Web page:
The results of the scan operation are passed to a gather motion operation. In Greenplum Database, a gather motion is when segments send rows to the master. In this example, we have two segment instances that send to one master instance. This operation is working on slice1 of the parallel query execution plan. A query plan is divided into slices so the segments can work on portions of the query plan in parallel.
The estimated startup cost for this plan is 00.00 (no cost) and a total cost of 20.88 disk page fetches. The optimizer estimates this query will return one row.
Reading EXPLAIN ANALYZE Output
EXPLAIN ANALYZE plans and runs the statement. The EXPLAIN ANALYZE plan shows the actual execution cost along with the optimizer's estimates. This allows you to see if the optimizer's estimates are close to reality. EXPLAIN ANALYZE also shows the following:
- The total runtime (in milliseconds) in which the query executed.
- The memory used by each slice of the query plan, as well as the memory reserved for the whole query statement.
- The number of workers (segments) involved in a plan node operation. Only segments that return rows are counted.
- The maximum number of rows returned by the segment that produced the most rows for the operation. If multiple segments produce an equal number of rows, EXPLAIN ANALYZE shows the segment with the longest <time> to end.
- The segment id of the segment that produced the most rows for an operation.
- For relevant operations, the amount of memory (work_mem)
used by the operation. If the work_mem was insufficient to perform the
operation in memory, the plan shows the amount of data spilled to disk for the
lowest-performing segment. For example:
Work_mem used: 64K bytes avg, 64K bytes max (seg0). Work_mem wanted: 90K bytes avg, 90K byes max (seg0) to lessen workfile I/O affecting 2 workers.
- The time (in milliseconds) in which the segment that produced the most rows retrieved the first row, and the time taken for that segment to retrieve all rows. The result may omit <time> to first row if it is the same as the <time> to end.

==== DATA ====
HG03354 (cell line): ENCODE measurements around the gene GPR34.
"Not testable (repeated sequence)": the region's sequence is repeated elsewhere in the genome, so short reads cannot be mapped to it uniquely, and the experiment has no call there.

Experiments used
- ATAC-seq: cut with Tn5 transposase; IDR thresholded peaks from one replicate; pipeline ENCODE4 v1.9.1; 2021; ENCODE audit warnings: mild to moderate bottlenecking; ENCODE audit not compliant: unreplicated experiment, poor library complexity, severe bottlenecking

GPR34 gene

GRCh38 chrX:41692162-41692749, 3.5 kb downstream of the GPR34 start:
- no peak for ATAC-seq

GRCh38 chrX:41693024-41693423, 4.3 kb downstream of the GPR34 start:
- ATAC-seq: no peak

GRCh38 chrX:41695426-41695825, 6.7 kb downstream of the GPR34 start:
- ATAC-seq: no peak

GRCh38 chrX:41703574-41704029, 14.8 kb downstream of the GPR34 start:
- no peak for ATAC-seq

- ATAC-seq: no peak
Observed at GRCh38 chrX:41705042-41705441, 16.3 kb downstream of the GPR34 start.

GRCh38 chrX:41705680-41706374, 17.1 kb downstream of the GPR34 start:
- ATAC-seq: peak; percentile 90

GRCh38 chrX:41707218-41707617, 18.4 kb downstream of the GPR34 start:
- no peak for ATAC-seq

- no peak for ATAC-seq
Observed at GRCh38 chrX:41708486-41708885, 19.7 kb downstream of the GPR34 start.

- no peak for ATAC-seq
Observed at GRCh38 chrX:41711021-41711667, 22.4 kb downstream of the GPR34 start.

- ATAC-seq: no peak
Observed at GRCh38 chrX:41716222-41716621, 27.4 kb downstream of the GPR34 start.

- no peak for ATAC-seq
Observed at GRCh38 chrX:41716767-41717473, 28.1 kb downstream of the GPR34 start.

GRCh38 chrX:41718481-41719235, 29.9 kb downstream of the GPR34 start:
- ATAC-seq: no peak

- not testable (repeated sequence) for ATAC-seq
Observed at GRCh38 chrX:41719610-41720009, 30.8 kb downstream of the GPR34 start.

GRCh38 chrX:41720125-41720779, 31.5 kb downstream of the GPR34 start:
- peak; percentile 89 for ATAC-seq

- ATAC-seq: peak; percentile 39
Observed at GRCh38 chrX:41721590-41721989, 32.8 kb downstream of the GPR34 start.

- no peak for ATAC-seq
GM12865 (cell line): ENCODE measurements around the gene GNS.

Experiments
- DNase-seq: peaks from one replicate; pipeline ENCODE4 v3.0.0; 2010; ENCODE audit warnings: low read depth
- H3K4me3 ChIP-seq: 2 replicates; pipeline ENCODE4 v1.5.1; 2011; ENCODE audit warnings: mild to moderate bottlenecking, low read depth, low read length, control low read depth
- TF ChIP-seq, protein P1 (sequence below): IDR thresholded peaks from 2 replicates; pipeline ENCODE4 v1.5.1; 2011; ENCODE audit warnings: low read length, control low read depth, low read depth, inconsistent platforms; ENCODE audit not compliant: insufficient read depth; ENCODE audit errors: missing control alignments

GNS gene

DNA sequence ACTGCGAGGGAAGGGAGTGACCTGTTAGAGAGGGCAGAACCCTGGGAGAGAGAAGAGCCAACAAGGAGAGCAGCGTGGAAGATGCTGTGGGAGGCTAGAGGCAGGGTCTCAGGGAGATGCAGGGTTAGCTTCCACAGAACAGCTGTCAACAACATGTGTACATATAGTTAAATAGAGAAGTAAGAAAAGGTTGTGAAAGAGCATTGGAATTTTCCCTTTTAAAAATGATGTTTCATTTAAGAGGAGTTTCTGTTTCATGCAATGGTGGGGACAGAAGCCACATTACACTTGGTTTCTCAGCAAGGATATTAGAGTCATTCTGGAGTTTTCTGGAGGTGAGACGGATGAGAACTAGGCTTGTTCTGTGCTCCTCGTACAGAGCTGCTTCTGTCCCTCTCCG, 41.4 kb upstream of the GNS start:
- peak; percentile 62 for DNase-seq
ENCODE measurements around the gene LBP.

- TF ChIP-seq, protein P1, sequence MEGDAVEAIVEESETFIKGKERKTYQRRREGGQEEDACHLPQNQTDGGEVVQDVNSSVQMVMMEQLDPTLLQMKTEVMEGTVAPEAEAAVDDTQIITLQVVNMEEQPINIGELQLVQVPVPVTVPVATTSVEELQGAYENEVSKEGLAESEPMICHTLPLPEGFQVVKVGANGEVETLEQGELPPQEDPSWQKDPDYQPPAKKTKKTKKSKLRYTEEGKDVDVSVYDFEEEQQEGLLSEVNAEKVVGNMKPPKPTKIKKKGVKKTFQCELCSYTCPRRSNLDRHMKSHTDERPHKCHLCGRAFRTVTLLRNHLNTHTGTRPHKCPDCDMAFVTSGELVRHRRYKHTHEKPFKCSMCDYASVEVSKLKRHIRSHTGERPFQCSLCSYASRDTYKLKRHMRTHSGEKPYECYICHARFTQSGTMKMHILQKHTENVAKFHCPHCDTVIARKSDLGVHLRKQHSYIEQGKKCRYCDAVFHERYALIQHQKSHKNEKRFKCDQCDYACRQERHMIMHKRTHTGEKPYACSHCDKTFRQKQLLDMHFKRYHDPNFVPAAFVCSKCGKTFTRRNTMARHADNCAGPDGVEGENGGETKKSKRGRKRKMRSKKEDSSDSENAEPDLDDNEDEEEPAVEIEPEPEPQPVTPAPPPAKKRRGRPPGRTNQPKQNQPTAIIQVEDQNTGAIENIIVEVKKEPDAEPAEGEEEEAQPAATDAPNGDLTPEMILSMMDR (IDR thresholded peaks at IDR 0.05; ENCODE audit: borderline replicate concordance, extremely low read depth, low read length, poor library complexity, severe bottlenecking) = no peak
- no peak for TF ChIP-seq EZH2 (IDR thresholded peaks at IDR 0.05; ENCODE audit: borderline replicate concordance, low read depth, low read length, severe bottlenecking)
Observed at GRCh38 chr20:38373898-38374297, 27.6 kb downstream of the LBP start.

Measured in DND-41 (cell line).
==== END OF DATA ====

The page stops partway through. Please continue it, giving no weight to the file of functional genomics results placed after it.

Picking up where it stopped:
EXPLAIN ANALYZE Examples
This example describes how to read an EXPLAIN ANALYZE query plan using the same query. The bold parts of the plan show actual timing and rows returned for each plan node, as well as memory and time statistics for the whole query.
EXPLAIN ANALYZE SELECT * FROM names WHERE name = 'Joelle'; QUERY PLAN ------------------------------------------------------------ Gather Motion 2:1 (slice1; segments: 2) (cost=0.00..20.88 rows=1 width=13) Rows out: 1 rows at destination with 0.305 ms to first row, 0.537 ms to end, start offset by 0.289 ms. -> Seq Scan on names (cost=0.00..20.88 rows=1 width=13) Rows out: Avg 1 rows x 2 workers. Max 1 rows (seg0) with 0.255 ms to first row, 0.486 ms to end, start offset by 0.968 ms. Filter: name = 'Joelle'::text Slice statistics: (slice0) Executor memory: 135K bytes. (slice1) Executor memory: 151K bytes avg x 2 workers, 151K bytes max (seg0). Statement statistics: Memory used: 128000K bytes Total runtime: 22.548 ms
Read the plan from the bottom to the top. The total elapsed time to run this query was 22.548 milliseconds.
The sequential scan operation had only one segment (seg0) that returned rows, and it returned just 1 row. It took 0.255 milliseconds to find the first row and 0.486 to scan all rows. This result is close to the optimizer's estimate: the query optimizer estimated it would return one row for this query. The gather motion (segments sending data to the master) received 1 row . The total elapsed time for this operation was 0.537 milliseconds.
Determining the Query Optimizer
You can view EXPLAIN output to determine if GPORCA is enabled for the query plan and whether GPORCA or the Postgres Planner generated the explain plan. The information appears at the end of the EXPLAIN output. The Settings line displays the setting of the server configuration parameter OPTIMIZER. The Optimizer status line displays whether GPORCA or the Postgres Planner generated the explain plan.
For these two example query plans, GPORCA is enabled, the server configuration parameter OPTIMIZER is on. For the first plan, GPORCA generated the EXPLAIN plan. For the second plan, Greenplum Database fell back to the Postgres Planner to generate the query plan.
QUERY PLAN ------------------------------------------------------------------------------------ Aggregate (cost=0.00..296.14 rows=1 width=8) -> Gather Motion 2:1 (slice1; segments: 2) (cost=0.00..295.10 rows=1 width=8) -> Aggregate (cost=0.00..294.10 rows=1 width=8) -> Seq Scan on part (cost=0.00..97.69 rows=100040 width=1) Settings: optimizer=on Optimizer status: Pivotal Optimizer (GPORCA) version 1.584 (5 rows)